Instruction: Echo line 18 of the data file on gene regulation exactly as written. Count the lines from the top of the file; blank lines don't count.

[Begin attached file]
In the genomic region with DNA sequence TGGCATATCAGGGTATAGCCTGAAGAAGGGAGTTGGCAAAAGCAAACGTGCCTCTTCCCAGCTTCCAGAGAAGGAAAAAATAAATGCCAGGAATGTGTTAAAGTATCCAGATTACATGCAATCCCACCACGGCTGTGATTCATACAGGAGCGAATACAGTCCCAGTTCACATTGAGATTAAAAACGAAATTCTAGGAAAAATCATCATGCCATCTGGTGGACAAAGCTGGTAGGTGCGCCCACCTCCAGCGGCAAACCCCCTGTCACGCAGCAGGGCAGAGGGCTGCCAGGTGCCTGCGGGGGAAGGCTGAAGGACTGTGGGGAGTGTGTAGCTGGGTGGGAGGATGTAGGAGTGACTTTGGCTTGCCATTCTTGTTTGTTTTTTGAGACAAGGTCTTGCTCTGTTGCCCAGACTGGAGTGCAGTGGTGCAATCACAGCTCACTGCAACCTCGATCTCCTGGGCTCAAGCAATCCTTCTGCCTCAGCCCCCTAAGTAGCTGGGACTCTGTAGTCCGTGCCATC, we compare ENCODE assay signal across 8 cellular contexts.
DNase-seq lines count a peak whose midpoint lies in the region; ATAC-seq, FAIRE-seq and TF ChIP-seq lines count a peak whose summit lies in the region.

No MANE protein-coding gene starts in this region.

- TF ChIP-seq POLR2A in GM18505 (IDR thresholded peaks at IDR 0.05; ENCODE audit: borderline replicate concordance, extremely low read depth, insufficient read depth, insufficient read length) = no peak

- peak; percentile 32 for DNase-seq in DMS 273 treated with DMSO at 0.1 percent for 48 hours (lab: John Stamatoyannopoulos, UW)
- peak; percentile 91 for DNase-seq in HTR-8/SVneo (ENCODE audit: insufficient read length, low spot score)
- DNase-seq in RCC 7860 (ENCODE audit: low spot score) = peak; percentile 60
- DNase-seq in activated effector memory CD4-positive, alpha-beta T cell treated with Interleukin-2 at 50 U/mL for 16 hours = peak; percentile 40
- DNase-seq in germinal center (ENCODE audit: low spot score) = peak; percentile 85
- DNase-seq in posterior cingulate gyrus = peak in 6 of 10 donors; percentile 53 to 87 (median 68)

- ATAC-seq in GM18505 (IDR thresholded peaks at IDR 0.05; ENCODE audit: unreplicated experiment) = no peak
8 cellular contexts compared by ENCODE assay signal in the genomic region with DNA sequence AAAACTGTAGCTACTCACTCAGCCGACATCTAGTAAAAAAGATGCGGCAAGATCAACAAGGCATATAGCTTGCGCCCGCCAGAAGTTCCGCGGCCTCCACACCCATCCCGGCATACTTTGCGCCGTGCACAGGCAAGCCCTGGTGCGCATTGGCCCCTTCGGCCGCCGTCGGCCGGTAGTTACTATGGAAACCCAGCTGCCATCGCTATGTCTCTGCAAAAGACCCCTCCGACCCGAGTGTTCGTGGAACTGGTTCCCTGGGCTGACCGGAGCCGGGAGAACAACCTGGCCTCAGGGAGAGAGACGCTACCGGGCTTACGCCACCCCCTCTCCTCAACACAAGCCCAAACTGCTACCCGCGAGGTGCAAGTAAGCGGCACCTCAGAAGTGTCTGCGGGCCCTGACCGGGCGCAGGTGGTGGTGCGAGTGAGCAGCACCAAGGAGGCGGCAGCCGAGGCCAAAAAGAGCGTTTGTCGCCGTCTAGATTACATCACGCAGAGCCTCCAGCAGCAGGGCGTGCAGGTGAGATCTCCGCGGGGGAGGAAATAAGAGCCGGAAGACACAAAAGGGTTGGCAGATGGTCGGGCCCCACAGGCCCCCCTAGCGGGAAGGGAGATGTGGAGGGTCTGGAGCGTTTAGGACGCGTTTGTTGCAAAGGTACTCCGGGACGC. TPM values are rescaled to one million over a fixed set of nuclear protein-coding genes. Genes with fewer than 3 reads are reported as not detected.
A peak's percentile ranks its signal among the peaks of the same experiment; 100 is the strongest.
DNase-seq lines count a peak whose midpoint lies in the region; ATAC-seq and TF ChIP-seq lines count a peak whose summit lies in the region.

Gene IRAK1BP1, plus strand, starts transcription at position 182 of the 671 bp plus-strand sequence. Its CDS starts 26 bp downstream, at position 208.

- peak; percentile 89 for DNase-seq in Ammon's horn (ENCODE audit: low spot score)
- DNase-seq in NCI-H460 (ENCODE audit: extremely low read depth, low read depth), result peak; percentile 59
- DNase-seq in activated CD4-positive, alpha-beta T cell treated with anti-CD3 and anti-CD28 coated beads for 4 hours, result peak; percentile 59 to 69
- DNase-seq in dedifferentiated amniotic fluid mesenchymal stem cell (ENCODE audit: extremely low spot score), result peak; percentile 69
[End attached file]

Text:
- DNase-seq in activated CD4-positive, alpha-beta T cell treated with anti-CD3 and anti-CD28 coated beads for 4 hours, result peak; percentile 59 to 69